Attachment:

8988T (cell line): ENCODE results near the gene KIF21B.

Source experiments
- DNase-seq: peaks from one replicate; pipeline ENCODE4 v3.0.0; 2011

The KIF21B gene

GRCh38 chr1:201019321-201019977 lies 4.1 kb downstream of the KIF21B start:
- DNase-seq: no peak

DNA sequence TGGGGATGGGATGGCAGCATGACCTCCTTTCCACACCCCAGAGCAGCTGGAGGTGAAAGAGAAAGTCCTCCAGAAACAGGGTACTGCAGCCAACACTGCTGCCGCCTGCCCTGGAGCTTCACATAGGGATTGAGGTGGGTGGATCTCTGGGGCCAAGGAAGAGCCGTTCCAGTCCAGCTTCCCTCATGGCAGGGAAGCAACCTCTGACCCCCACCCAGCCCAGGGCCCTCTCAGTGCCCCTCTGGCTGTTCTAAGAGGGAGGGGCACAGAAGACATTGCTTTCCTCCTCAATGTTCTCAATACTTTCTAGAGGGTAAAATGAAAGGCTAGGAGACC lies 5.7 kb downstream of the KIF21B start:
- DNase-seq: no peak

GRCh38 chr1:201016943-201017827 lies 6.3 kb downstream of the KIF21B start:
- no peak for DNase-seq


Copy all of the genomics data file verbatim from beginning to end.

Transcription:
8988T (cell line): ENCODE results near the gene KIF21B.

Source experiments
- DNase-seq: peaks from one replicate; pipeline ENCODE4 v3.0.0; 2011

The KIF21B gene

GRCh38 chr1:201019321-201019977 lies 4.1 kb downstream of the KIF21B start:
- DNase-seq: no peak

DNA sequence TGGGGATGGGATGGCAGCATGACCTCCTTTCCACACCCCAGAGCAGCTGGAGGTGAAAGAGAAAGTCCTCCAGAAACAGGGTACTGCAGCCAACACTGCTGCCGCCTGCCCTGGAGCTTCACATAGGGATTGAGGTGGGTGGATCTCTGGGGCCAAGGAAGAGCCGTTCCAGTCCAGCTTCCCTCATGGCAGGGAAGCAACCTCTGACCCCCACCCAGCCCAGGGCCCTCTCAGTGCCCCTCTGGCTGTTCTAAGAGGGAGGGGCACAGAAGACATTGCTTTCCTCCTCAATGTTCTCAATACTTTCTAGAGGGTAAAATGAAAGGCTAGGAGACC lies 5.7 kb downstream of the KIF21B start:
- DNase-seq: no peak

GRCh38 chr1:201016943-201017827 lies 6.3 kb downstream of the KIF21B start:
- no peak for DNase-seq